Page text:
In the end, this was never about the safety of atrazine. One can understand Syngenta's decision, which had to be extremely difficult to make. This brings closure for Syngenta's customers and the settlement does not impede any future utilization of atrazine according to the label. It is tragic that the judicial system can be manipulated to make unsubstantiated claims against a reputable company and the legal use of a product that has been proven to be safe. Millions were spent in litigation, in the end serving no useful purpose for society as a whole. Special thanks to Jean Payne, IFCA President for providing this article and helping fight this battle.
New Cargo Securement Guide Available
Motor carriers can now use the same load securement tool as law enforcement does. The ultimate guide to make sure your cargo loads are compliant and properly secured is available from ATA Business Solutions for $20. Distributed in collaboration with the Commercial Vehicle Safety Alliance, this guidebook is based on the North American Cargo Securement Standards, which serves as the model for the regulations adopted by the United States. This guide is the go-to for the trucking industry for outlining proper cargo securement, providing easy-to-read diagrams, pictures and charts covering the principles of preparing cargo for transport. It covers vehicle requirements for vans and flatbeds, cargo tiedowns, loading and securing all types of freight, inspecting cargo and enforcement and compliance. For more information and ordering, call toll-free 1-866-821-3468 or go to www.ATABusinessSolutions.com.
EPA Publishes New Proposed Air Particulate Standard
Responding to a federal court order that republication of its controversial proposed air particulate standard must happen this year, EPA last week published its new, more restrictive proposal for "fine particles" and "soot," a move that immediately drew fire from industry and praise from environmental groups. The new standard would set the PM 2.5 acceptable level at 12 micrograms per cubic meter; the current standard is 15 micrograms per cubic meter, a level set in 1997. The existing 24-hour fine particle standard and the coarse particulate standards would not change. GOP members of Congress and business groups said the new EPA levels for regulated particulates emanating from refineries, manufacturing plants and auto exhaust is just another Obama Administration/EPA "job killing regulation," and will cause economic slowdowns and job losses in areas of the country where the new standard can't be met. States have until 2020 to comply. The new rule proposal has also been criticized for not revealing the specific studies EPA used to arrive at the new, tighter particulate standard. Representative Ralph Hall (R, TX), Chair of the House Science, Space & Technology Committee, said the proposed rule "appears to be based on secret data that EPA has refused to make public." The American Chemistry Council (ACC) said there are many questions surrounding the process by which EPA selected studies to be used in its calculations.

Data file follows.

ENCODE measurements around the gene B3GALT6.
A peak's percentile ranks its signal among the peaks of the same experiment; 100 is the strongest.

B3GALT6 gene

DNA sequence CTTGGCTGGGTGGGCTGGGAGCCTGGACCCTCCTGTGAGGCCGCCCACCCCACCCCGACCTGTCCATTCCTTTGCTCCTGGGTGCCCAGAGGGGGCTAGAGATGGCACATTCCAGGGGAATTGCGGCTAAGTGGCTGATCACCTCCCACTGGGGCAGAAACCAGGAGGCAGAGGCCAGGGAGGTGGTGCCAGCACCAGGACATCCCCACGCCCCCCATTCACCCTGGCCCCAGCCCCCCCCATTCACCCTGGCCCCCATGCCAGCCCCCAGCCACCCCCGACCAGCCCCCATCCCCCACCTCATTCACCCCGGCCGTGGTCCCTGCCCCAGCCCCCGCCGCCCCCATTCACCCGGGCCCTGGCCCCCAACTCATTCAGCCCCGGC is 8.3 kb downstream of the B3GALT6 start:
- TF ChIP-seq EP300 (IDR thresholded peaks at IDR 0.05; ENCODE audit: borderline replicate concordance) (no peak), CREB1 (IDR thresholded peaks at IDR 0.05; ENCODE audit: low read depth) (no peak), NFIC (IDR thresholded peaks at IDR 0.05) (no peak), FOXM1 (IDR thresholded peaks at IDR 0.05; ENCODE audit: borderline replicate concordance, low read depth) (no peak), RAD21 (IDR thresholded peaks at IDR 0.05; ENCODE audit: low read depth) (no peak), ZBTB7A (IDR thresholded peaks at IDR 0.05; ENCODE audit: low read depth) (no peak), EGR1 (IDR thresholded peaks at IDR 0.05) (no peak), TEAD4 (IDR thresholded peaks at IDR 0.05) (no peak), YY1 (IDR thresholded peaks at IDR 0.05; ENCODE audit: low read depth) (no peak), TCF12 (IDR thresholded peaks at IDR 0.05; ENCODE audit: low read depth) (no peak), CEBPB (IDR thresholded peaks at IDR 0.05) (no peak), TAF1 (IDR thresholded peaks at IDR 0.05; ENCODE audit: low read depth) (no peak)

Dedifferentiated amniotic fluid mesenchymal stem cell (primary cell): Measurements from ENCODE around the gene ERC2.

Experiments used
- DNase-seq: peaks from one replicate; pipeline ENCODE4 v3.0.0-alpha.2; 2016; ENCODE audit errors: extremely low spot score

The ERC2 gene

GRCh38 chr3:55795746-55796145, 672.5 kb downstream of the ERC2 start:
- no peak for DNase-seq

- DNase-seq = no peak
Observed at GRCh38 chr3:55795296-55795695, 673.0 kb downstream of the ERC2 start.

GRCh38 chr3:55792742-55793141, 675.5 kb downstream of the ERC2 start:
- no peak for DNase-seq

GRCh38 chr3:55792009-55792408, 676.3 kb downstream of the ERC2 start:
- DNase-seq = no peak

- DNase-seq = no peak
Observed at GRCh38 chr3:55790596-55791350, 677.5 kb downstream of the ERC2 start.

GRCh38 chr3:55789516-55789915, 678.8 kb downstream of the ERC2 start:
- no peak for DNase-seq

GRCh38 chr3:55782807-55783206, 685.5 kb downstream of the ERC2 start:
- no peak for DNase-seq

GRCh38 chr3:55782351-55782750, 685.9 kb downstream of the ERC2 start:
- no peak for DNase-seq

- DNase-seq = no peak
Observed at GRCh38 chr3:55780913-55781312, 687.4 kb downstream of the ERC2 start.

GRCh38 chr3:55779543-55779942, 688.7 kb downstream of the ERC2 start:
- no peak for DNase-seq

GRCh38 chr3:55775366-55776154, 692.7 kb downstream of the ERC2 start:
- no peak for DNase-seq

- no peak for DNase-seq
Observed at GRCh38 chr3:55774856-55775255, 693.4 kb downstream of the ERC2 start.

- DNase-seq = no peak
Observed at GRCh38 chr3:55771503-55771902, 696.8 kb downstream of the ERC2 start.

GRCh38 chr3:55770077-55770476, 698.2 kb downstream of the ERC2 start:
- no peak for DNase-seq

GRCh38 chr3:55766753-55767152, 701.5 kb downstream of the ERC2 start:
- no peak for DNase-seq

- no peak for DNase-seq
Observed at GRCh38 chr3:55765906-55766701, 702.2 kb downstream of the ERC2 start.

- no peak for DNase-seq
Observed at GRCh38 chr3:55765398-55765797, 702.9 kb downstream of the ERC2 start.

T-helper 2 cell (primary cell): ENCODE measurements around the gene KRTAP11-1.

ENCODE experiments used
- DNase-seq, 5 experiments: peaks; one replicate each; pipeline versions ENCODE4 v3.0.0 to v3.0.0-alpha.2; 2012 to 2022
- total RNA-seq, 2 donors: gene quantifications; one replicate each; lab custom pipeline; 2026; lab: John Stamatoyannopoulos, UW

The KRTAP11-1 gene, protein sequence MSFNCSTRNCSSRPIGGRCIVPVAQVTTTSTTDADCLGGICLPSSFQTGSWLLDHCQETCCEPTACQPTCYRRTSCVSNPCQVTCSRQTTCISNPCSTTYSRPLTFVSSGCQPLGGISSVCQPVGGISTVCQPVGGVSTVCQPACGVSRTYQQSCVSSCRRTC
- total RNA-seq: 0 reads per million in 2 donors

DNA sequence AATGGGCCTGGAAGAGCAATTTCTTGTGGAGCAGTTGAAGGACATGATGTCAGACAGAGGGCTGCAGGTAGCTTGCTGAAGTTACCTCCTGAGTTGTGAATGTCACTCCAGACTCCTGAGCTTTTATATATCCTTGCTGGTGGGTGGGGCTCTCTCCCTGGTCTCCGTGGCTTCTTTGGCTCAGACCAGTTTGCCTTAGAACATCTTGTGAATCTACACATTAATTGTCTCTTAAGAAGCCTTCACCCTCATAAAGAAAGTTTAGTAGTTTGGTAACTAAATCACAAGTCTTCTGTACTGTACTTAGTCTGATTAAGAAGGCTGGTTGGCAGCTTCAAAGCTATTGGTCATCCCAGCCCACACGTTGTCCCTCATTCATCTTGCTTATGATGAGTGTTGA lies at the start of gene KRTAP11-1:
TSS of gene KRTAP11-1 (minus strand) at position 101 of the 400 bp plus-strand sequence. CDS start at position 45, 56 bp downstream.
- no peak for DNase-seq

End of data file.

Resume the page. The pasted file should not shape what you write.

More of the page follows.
Inhofe Introduces Amendments to Farm Bill that Rein in EPA